When it comes to is providing the services we do, it’s important to recognise that this simply wouldn’t be possible without the army of volunteers we have by our side every single day. With services covering a range of areas, from Burnley and Lancaster to Blackpool and Manchester, it’s the combination of staff and volunteers which allow it work as smoothy as possible.
90% of our trained volunteers have previously used our services. They use their own lived experience, along with thorough training provided by us and the wider Calico Group, to enhance the recovery journey of others.
Clients come to our services for many different reasons, including substance misuse, intervention from social services, and complex needs. Once they complete an initial 12- or 20-week programme, they’re given the option to expand their skills with various training and reintegration offers. This can lead to opportunities at Acorn to support others in the same situation they once were.
During this process, we work with each volunteer to establish what type of work they’d like to do, and their personal aspirations and future ambitions. For many, this first step is about is about connecting with others, learning new things, and integrating into a work environment without the additional pressure of a full-time paid role.
They then go through our Volunteer and Staff Training (VAST) programme around practical topics such as Safeguarding, GDPR, Health and Safety and more, our volunteers learn about the importance of values, Boundaries, Effective Communication and Listening Skills, and Equality and Diversity in the Workplace.
Volunteers are also offered the opportunity to attend additional courses provided by the Acorn Academy, such as Level 2 Peer Mentoring and Level 2 Combination Learning Programme. After completion of these courses, many volunteers progress onto the Level 3 Counselling Skills course, delivered by Stockport Continuing Education in partnership with the Acorn Academy.
We find that most of our volunteers with lived experience are motivated by a desire to ‘give back’, and to improve their own sense of purpose and self-worth. Once they complete training, volunteers tasks can include things like co-facilitating groups; peer mentoring; supporting with enrollment and attendance, both in residential services and out in community; calling clients to check in; taking clients to appointments; supporting with benefit applications. This helps create many transferable skills which can be utilised in different sectors too.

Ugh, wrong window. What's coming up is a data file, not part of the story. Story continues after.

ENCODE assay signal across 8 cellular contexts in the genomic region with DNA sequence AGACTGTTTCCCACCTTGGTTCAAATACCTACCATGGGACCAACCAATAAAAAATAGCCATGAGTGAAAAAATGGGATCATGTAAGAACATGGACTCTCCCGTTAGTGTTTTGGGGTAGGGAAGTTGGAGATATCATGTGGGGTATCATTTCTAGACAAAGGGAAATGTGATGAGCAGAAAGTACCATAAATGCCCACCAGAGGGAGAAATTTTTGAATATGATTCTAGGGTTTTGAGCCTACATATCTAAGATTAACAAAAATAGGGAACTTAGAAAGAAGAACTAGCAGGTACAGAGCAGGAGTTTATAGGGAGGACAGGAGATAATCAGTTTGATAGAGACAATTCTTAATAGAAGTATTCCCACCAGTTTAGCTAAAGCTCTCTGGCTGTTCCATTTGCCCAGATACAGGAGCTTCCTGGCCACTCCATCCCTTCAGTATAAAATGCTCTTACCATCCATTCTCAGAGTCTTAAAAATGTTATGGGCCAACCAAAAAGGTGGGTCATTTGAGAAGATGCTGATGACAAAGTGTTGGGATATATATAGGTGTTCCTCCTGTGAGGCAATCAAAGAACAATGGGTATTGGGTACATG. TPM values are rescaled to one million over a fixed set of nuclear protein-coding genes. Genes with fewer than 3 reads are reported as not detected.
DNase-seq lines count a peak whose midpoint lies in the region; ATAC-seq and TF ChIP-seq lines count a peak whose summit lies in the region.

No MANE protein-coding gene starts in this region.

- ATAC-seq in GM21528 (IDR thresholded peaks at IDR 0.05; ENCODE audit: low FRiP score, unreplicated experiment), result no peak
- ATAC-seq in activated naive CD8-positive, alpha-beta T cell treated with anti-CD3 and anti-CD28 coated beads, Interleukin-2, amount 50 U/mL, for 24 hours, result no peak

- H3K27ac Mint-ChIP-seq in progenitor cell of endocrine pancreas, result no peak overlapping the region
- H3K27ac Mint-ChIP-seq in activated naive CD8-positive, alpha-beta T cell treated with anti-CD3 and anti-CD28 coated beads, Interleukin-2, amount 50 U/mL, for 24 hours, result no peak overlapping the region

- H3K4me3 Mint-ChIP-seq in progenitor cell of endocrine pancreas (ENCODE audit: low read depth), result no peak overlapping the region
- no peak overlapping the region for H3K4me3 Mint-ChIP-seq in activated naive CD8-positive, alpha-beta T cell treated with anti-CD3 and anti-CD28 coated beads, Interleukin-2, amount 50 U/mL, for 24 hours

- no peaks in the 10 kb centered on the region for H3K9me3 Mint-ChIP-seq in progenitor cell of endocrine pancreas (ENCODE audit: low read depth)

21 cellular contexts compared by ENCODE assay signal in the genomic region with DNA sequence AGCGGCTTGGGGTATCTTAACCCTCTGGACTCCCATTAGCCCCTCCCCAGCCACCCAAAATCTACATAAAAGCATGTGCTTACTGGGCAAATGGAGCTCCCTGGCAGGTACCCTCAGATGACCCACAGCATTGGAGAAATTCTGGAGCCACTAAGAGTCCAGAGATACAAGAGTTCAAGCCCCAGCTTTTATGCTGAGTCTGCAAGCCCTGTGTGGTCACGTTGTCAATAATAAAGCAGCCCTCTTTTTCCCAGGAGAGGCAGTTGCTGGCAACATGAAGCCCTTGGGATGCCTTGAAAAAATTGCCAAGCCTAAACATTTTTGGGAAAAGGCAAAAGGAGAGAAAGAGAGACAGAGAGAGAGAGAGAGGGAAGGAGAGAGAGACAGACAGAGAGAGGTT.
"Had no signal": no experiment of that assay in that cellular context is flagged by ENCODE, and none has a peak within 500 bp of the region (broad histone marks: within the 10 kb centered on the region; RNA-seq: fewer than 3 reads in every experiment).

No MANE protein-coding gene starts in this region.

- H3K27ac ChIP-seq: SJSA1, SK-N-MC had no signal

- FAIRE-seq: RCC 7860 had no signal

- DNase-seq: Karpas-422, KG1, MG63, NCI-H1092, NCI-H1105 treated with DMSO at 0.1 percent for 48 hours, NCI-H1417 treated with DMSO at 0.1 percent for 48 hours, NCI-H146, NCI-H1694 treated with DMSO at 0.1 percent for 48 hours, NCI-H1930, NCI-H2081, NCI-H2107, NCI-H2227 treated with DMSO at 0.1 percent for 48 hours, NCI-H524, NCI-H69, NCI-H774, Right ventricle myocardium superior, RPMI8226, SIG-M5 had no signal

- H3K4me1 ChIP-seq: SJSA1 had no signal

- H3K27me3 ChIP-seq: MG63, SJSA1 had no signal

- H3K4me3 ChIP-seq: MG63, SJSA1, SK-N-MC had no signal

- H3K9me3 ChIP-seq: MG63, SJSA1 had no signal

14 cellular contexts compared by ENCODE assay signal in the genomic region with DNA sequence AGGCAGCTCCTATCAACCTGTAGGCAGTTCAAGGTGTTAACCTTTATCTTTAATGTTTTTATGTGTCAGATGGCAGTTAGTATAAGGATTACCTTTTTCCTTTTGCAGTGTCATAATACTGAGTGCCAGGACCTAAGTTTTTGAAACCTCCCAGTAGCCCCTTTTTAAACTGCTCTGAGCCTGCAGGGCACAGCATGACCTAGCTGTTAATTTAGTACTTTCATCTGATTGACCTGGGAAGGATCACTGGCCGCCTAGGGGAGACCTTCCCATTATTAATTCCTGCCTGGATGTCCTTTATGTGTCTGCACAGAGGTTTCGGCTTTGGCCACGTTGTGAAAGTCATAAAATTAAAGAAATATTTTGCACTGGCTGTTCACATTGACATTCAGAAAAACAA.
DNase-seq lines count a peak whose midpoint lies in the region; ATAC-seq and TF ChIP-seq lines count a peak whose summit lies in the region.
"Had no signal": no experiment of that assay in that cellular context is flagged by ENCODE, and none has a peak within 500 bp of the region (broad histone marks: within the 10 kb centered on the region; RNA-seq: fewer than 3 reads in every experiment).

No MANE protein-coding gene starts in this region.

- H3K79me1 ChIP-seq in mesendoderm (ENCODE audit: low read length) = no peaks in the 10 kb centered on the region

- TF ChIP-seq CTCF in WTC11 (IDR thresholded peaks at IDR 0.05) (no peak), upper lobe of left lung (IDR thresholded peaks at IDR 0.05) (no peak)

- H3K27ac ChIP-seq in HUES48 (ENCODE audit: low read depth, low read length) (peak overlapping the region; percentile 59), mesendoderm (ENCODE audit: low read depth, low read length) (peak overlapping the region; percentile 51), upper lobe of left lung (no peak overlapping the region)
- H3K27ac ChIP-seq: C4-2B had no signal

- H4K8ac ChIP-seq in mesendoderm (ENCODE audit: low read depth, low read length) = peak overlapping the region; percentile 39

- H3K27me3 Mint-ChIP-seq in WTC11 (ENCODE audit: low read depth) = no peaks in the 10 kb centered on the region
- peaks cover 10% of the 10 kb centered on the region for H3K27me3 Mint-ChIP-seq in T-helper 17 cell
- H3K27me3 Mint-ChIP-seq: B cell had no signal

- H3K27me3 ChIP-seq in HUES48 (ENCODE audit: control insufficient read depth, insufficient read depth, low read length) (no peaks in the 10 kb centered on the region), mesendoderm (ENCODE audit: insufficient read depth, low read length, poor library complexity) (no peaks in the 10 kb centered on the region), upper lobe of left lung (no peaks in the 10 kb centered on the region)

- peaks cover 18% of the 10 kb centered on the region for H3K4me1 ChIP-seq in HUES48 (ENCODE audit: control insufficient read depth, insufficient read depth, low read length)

Our Acorn Volunteer Coordinator, Louise Whitworth, started off as a volunteer herself. Having previously worked in finance for more than decade, Louise began volunteering in 2011 after supporting a loved one through their recovery journey as an alcoholic.
After learning more about the support sector though this experience, Louise wanted to help others after learning about the field. This ultimately led her securing a paid role as a Housing Support worker at Acorn in 2013.
Louise says: “After volunteering for a couple of different young person’s services and completing training in counselling skills courses and as a substance misuse practitioner, I gained a paid role with Acorn. Throughout my time at Acorn, I have worked alongside our much-valued volunteers in all my roles. The difference that they make to all our service users recovery journey is remarkable.
“Many of our volunteers come from a life of addiction and mental ill health, social service involvement, broken family relationships and criminal history, to a life where they are free of substances and crime, their mental health has improved, family relationships rebuilt, and a recovery community is established and built upon.
“Education, training, and work experience become part of every volunteer’s personal goal to improve their self-worth, employability and most importantly gain knowledge of how to support service users, with compassion, empathy and understanding. Our volunteers make such a huge impact to the services we deliver, their dedication, time and support continue to add to the quality and success of these services”.
In 2021, seven of our volunteers went on to secure permanent employment with Acorn, and another seven went in to paid employment roles outside of Acorn. 13 of those people were in recovery and had come through Acorn services.
Outreach Support Worker, Ben Healy, says:” I started volunteering for Acorn Recovery Projects in 2019 after I’d been through their treatment and rehabilitation process. Previously, I’d spent around 25 years in active addition and led a life of chaos and crime. I was placed in the housing office, helping clients set up benefits or supporting them with hospital visits. I learnt a lot working in the office, such as how to use computers and speak to professionals over the phone.
“All of this really helped my confidence and I learnt how to deal with people on a day-to-day basis. I also worked in the houses as a volunteer caretaker when needed. This had a more person-centered approach to the role and the use of administration skills I was quickly picking up along the way. This led to a full-time job caretaking working with ex-offenders who had substance misuse problems. I did this for around 9 months before being offered a role as a Floating Support Worker in the community in my own area.
“Whilst in this role, my IT skills and confidence were still growing and I was subsequently then offered a higher paid job working with complex needs homeless people, which I thoroughly enjoy and I’m still doing at the present. I would not be in the position I’m in now without the pleasure of volunteering with Acorn. The things I learnt in the office can be transferred to my personal life. More importantly, the confidence in working with people in a group setting or 1-1 basis, I take with me and value the most.”